Syndicate content

Three Examples of Procurement Monitoring by Civil Society

Sabina Panth's picture

In my previous blog, I had discussed procurement monitoring in the light of the large amount of government money lost in public procurement due to corruption and whether civil society can play an effective role in curbing such waste.   I promised readers that I would come back to the topic, with innovative methods used by civil society in procurement reform.  My search shows that techniques such as (i) coalition building among civil society organizations, (ii) issue-based advocacy campaigns and, (iii) third party monitoring have been effective in civil engagement in public procurement. However, the success primarily depends on government cooperation and ownership of these processes.  To illustrate this point, I will analyze three case studies, drawing heavily from the book, “Our Money, Our Responsibility: A Citizen’s Guide to Monitor Government Expenditures,” published by the International Budget Partnership. 

Case I.  In the Philippines, a group of individuals led a civil society campaign to mobilize public opinion in support of public procurement. The advocacy efforts supported passage by the national legislature of a new procurement law two years later, in 2003.  The simple and easy-to-track procurement procedures inscribed in the law have allowed citizens to file reports in case of deviant practices with the local Ombudsman, a semi-independent government body, created to prevent and investigate government corruption.

The success of this movement depended on various factors.  First, the Philippines government took the lead by establishing a task force to examine procurement reform and draft a new law in the country. Some members of the task team capitalized on their technical expertise to gain public support for the reform by establishing a non-governmental organization, Procurement Watch Inc. (PWI).  This connection has enabled PWI to serve as a critical link between citizens and the government.  PWI has conducted training sessions of Ombudsman staff on the new procurement law and publicize information on procurement law to the public through its civil society network.  At the same time, PWI is building the larger civil society capacity to monitor the public procurement processes. PWI has established a mechanism for Ombudsman to respond to information from citizens observers about potential frauds and abuse. This has been critical, considering citizens sometimes hesitate to report complaints to government officers for fear of harassment.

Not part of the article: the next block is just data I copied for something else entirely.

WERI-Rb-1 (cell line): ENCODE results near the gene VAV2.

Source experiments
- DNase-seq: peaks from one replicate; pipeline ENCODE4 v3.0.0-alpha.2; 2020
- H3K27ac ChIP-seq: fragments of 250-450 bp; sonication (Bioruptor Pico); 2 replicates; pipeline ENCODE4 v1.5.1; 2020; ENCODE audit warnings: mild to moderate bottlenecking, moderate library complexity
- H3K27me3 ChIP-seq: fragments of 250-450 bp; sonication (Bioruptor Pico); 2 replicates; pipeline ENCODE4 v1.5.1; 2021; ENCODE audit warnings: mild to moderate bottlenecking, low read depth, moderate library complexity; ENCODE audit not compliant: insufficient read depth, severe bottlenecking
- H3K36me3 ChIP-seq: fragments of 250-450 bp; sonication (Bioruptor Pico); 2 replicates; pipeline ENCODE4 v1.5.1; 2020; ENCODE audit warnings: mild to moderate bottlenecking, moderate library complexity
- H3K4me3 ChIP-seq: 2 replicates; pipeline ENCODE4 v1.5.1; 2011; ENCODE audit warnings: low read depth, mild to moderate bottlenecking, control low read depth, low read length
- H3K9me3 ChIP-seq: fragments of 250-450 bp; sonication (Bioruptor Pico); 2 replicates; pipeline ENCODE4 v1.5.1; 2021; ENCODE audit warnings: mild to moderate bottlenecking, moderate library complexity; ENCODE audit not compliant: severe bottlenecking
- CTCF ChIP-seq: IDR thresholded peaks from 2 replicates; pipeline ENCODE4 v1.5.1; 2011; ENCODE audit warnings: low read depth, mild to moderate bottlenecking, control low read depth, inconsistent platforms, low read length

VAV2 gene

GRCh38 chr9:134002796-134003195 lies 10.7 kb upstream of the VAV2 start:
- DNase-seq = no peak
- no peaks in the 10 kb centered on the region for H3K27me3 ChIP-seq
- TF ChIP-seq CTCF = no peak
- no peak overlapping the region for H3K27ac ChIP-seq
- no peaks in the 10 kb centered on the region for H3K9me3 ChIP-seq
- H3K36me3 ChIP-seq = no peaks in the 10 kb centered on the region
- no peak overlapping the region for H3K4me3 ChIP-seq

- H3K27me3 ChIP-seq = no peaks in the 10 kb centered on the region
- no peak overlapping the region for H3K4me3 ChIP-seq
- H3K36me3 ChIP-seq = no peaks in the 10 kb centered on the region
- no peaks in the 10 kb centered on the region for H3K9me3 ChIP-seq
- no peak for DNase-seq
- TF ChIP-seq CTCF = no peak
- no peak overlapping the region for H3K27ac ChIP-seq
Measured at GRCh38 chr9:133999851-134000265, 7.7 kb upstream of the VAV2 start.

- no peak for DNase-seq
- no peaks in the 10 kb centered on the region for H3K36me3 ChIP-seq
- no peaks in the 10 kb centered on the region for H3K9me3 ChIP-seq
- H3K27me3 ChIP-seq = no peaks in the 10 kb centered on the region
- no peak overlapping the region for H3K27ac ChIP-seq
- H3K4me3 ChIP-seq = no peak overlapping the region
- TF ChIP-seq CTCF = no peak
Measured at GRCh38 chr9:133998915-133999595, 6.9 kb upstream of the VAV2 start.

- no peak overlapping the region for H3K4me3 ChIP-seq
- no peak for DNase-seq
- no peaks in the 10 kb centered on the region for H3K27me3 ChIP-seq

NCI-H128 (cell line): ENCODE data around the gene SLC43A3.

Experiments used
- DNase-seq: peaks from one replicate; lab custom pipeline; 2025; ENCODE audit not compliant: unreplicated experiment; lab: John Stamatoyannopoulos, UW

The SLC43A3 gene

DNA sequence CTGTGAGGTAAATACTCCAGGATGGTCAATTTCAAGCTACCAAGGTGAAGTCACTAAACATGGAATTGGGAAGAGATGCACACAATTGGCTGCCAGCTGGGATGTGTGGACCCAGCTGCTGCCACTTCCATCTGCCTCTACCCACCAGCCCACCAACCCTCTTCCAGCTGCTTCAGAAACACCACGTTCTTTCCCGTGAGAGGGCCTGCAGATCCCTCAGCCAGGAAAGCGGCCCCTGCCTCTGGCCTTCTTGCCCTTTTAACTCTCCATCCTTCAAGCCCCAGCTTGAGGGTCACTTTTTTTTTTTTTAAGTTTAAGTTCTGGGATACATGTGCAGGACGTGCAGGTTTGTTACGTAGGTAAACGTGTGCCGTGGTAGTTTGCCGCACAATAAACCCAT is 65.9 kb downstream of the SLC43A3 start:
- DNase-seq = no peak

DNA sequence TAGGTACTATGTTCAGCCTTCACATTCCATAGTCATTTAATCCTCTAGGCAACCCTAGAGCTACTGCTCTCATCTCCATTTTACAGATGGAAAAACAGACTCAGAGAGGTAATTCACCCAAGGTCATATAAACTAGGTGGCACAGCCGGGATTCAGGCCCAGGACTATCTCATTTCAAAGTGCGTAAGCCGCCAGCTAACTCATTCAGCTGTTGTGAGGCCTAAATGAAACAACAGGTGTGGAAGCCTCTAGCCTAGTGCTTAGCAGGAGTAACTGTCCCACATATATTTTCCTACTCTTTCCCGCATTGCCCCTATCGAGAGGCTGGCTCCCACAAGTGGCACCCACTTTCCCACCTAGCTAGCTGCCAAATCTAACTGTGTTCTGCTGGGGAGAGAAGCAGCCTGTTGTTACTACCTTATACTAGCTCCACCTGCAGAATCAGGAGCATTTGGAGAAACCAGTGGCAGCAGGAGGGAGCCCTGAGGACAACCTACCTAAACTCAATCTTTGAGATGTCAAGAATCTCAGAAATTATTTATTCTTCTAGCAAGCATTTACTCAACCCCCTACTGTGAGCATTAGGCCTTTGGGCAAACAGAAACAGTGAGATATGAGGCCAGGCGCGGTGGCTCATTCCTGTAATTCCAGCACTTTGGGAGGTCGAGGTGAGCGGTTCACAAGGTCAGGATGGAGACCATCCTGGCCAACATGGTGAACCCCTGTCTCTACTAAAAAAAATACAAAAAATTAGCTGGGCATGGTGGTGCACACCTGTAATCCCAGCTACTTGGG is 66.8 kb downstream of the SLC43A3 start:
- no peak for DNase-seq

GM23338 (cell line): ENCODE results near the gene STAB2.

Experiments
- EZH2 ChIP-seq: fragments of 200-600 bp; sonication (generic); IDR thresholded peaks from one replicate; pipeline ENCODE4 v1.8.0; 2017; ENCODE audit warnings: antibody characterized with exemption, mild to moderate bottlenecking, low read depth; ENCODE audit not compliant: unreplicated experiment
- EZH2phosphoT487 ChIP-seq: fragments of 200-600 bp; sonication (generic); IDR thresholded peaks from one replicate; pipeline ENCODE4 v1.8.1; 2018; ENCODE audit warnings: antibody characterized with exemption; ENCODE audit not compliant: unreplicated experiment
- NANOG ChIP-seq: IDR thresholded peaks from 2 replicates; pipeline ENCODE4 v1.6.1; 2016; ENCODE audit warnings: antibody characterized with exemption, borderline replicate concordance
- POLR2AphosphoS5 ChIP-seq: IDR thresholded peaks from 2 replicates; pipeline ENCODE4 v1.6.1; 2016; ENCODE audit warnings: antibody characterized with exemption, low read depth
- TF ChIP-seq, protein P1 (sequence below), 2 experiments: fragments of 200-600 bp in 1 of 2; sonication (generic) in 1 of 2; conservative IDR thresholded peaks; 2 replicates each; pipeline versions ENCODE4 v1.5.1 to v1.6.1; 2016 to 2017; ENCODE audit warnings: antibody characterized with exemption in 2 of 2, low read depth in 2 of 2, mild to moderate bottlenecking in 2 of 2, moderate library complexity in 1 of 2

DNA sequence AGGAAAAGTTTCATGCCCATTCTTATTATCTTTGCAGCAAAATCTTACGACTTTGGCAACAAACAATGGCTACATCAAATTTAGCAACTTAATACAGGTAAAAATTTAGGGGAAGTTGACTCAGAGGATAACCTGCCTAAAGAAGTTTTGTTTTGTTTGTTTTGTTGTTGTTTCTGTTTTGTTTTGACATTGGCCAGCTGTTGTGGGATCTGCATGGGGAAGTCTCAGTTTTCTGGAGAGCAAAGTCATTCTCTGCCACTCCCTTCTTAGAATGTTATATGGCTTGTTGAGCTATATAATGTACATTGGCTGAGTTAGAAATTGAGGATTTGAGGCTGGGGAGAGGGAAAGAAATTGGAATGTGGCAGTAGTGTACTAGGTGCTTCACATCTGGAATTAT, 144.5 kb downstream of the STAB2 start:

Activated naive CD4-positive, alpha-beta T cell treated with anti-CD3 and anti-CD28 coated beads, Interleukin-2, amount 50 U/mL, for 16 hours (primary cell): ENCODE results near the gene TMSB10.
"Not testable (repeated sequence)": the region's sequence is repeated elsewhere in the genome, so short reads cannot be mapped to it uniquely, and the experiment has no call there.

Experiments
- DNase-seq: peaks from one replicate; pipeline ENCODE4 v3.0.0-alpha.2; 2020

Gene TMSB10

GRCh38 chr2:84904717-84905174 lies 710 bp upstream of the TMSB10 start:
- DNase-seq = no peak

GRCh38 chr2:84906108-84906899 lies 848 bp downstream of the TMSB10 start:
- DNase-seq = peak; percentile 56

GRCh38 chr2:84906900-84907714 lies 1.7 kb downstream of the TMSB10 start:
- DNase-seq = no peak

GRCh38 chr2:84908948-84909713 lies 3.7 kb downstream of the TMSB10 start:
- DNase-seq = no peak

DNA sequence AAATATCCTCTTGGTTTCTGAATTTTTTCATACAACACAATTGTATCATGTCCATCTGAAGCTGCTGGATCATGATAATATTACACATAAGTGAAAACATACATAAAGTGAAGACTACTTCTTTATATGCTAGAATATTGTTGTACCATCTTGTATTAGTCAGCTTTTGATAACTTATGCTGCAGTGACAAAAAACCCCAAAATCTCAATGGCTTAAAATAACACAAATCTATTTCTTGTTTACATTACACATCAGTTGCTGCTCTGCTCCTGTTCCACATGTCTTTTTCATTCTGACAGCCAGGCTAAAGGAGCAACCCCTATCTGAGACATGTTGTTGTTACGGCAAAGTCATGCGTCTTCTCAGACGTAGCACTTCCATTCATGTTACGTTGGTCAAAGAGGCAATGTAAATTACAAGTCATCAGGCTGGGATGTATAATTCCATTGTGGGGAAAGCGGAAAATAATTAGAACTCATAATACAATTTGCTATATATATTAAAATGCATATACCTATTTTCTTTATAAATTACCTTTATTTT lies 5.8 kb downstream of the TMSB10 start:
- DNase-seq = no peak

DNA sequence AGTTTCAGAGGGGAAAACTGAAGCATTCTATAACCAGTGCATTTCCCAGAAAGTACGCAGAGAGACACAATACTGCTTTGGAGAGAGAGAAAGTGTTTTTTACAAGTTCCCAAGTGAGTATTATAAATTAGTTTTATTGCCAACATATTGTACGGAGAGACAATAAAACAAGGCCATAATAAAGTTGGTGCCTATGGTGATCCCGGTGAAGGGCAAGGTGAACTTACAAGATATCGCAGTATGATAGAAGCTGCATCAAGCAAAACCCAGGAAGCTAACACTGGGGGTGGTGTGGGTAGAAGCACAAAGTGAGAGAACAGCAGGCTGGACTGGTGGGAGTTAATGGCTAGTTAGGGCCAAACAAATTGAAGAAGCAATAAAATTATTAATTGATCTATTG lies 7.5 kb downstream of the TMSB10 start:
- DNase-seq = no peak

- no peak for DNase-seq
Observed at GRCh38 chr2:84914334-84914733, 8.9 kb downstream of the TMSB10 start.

Case II.  The case of civil society monitoring of the supply and expenditures of textbooks to school children in the Philippines is another example of government and civil society collaboration in procurement monitoring. The Department of Education in the Philippines instituted the ‘Textbook Count Program,’ which features collaboration with civil society organizations to monitor the production and delivery of textbooks to school children.  As a result of this transparent practice, the average unit price of textbook was cut in half, with savings of about 68.5 million pesos. Similarly, the inspection of 165,000 textbooks by civil society members led to the repair and replacement of 62,000 defective textbooks. The percentage of textbook delivery to schools also increased significantly as a result.